Quercus morii Hayata

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Credits

Article from New Trees, Ross Bayton & John Grimshaw

Recommended citation
'Quercus morii' from the website Trees and Shrubs Online (treesandshrubsonline.org/articles/quercus/quercus-morii/). Accessed 2019-10-15.

Genus

Synonyms

  • Cyclobalanopsis morii (Hayata) Schottky

Other species in genus

Glossary

endemic
(of a plant or an animal) Found in a native state only within a defined region or country.

References

There are currently no active references in this article.

Credits

Article from New Trees, Ross Bayton & John Grimshaw

Recommended citation
'Quercus morii' from the website Trees and Shrubs Online (treesandshrubsonline.org/articles/quercus/quercus-morii/). Accessed 2019-10-15.

Tree to 30 m, 1 m dbh. Bark reddish brown and scaly. Branchlets thick and glabrous or with web-like hairs when young; lenticels conspicuous. Leaves evergreen, 6–10 × 2.5–4 cm, oblong to obovate, glabrous or covered with silky hairs when young, 8–11 secondary veins on each side of the midrib, margins upper half serrate, apex caudate; petiole 1.5–3 cm long and glabrous. Infructescence 2–3 cm long with one to two cupules. Cupule cup-shaped to campanulate, 1.4–1.8 × 1.5–2 cm, outside brown-pubescent, inside brown-tomentose; scales in seven to eight rings. Acorn ovoid to cylindrical, with about half of its length enclosed in the cupule, 1.5–2.5 cm long, stylopodium persistent. Flowering April to May, fruiting October to November of the following year (Taiwan). Liao 1996, Huang et al. 1999, Menitsky 2005. Distribution TAIWAN. Habitat Broadleaved evergreen forest between 750 and 2600 m asl. USDA Hardiness Zone 9. Conservation status Not evaluated. Illustration Liao 1996a, Huang et al. 1999; NT698, NT739.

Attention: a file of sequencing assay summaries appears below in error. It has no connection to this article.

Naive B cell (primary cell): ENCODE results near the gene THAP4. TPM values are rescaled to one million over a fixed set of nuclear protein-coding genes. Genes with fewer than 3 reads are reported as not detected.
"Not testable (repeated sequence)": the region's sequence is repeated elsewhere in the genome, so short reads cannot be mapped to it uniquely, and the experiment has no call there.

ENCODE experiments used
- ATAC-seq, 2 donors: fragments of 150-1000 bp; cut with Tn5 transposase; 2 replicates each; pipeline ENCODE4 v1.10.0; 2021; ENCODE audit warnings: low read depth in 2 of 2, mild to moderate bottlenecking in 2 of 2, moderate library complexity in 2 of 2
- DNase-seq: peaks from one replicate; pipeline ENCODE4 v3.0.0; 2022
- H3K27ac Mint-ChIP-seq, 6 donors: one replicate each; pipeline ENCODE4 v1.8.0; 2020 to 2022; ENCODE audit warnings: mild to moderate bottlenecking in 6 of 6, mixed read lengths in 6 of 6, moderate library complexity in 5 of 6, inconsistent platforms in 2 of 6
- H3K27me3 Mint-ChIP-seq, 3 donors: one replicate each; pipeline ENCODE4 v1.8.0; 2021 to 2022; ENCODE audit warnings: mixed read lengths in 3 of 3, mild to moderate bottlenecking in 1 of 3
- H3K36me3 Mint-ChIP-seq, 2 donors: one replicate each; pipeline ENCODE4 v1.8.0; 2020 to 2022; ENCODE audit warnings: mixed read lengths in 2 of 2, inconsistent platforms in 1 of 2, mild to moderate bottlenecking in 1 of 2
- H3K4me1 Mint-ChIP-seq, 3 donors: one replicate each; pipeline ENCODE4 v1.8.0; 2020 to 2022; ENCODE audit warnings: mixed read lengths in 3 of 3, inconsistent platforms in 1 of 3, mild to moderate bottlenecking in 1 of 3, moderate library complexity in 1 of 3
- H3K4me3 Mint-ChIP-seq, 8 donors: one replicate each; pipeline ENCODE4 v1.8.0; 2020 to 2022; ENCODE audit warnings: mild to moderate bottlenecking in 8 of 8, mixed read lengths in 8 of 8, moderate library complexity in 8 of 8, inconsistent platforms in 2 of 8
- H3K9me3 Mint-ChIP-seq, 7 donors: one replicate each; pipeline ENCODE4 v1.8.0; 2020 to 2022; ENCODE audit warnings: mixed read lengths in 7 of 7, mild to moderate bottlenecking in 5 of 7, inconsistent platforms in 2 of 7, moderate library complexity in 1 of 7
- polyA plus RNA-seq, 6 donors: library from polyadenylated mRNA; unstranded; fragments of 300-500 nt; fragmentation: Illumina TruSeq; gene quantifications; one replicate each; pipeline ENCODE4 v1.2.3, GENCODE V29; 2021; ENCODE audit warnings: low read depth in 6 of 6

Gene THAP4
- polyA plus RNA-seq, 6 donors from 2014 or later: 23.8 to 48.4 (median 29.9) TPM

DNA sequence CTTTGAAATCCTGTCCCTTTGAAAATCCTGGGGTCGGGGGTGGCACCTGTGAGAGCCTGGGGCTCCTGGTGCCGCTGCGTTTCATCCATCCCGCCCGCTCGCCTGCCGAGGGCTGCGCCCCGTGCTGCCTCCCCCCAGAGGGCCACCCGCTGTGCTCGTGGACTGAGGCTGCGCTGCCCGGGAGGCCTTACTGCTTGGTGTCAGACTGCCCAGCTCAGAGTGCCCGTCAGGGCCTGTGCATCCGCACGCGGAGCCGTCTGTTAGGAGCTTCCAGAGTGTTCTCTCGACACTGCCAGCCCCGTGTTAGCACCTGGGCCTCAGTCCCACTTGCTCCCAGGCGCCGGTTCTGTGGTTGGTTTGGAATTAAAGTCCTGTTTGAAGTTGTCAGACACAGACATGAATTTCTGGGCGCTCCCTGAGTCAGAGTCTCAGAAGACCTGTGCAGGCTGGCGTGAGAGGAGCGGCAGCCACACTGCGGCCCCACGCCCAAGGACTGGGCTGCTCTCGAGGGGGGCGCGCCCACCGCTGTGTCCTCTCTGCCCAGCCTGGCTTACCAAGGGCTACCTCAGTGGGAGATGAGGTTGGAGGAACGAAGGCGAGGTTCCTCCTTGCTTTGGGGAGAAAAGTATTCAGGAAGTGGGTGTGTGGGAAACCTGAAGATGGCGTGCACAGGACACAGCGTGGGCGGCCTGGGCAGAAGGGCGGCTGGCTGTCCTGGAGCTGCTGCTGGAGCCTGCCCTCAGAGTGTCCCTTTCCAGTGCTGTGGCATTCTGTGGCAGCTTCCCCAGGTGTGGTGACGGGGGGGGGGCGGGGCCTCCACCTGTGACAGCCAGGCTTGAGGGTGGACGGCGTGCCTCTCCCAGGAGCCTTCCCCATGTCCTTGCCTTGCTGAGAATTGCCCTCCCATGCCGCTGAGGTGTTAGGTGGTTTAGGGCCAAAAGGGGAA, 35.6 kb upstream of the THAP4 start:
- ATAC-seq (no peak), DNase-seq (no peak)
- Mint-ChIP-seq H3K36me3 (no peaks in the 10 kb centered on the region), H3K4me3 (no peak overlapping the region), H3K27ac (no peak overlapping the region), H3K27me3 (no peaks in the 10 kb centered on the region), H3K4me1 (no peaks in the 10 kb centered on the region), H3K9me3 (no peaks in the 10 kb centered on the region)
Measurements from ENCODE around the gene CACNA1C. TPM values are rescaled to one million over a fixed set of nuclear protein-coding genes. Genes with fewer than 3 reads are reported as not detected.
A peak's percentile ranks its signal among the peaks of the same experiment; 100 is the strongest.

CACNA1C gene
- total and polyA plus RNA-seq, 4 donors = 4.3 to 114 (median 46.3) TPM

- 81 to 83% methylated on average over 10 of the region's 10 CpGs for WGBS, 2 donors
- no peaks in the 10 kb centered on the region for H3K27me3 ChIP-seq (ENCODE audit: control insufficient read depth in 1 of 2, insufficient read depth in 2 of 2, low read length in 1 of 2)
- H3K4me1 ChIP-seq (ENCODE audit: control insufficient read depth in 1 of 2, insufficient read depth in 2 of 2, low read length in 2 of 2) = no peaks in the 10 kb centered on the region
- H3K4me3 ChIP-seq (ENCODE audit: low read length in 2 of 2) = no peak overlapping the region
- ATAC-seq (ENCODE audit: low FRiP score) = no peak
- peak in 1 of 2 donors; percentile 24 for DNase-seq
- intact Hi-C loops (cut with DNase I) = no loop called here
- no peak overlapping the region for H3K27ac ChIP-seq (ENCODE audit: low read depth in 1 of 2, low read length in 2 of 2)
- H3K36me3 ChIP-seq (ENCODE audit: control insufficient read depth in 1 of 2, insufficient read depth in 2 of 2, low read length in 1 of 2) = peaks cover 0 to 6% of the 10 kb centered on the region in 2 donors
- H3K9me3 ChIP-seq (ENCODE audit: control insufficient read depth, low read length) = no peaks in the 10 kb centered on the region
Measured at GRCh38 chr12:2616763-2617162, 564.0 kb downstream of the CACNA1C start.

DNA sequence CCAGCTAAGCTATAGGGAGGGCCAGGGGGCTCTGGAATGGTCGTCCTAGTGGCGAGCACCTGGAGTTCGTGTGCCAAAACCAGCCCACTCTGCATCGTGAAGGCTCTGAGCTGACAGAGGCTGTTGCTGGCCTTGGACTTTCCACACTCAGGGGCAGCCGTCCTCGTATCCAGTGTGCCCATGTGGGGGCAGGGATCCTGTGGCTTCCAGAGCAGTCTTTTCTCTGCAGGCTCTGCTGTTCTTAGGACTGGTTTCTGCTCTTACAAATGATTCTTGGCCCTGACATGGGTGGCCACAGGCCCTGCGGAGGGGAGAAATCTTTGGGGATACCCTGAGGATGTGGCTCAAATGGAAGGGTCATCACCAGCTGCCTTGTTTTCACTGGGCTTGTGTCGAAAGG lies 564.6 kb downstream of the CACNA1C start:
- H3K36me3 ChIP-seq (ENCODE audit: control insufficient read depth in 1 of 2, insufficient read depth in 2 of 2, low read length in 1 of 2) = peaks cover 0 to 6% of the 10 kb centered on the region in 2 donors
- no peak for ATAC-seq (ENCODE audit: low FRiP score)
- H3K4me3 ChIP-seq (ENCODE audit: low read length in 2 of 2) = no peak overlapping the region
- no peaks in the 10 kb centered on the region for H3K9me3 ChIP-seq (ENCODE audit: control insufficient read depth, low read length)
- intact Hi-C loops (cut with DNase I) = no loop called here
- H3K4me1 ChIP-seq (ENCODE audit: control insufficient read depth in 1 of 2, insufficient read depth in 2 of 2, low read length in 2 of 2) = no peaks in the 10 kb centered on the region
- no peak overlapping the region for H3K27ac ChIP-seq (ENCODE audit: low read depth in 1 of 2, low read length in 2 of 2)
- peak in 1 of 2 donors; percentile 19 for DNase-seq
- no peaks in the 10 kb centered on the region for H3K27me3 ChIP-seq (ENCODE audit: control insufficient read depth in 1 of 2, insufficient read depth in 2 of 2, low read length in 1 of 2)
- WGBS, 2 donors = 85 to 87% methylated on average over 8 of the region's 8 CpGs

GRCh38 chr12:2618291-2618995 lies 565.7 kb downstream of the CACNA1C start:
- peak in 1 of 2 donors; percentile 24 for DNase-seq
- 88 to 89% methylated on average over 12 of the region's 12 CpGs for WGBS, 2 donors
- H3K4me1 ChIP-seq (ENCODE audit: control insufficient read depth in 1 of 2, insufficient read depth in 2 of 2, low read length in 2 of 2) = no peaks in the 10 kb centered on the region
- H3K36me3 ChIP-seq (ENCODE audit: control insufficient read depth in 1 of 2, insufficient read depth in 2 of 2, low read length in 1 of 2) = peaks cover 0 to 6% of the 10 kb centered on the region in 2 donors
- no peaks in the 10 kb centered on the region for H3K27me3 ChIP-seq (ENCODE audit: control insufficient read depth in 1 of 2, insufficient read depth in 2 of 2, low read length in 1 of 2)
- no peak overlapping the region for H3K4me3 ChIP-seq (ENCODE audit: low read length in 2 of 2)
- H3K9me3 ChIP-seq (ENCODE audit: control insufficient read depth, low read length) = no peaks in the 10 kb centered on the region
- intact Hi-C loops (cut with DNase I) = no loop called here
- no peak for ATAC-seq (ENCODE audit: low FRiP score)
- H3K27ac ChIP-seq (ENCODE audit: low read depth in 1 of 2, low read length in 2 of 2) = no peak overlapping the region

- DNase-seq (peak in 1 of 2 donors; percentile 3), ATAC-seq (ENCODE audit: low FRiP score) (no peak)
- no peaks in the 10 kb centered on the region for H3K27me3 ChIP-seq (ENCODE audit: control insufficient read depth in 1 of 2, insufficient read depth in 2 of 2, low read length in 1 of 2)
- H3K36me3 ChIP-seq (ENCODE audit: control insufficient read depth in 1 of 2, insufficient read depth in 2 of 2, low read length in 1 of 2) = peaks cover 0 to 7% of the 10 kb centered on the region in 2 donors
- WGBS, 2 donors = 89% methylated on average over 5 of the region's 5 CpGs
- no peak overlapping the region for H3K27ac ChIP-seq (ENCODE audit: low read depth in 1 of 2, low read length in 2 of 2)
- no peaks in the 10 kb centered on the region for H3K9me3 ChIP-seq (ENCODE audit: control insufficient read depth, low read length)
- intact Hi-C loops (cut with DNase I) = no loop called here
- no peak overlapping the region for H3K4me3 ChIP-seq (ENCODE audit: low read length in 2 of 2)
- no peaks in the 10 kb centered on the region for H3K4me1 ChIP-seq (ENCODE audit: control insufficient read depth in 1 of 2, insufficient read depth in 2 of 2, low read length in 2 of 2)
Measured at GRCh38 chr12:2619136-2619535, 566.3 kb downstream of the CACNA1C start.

This Taiwanese endemic oak was first introduced by the Edinburgh Taiwan Expedition of 1993 (under ETE 11), but it may not have become established: there are none at any of the Scottish botanic gardens, and one from this introduction at the Sir Harold Hillier Gardens has proved to be Quercus glauca. Allen Coombes gathered acorns in Taiwan in 2003 and distributed material to other collections. At the Hillier Gardens the seedlings have grown very slowly and have not yet been planted (A. Coombes, pers. comm. 2006). This contrasts with the situation at Tregrehan, where a seedling grown from acorns supplied by the Taiwan Forestry Department has grown 2 m within the first two years after planting in 2004 (T. Hudson, pers. comm. 2006).


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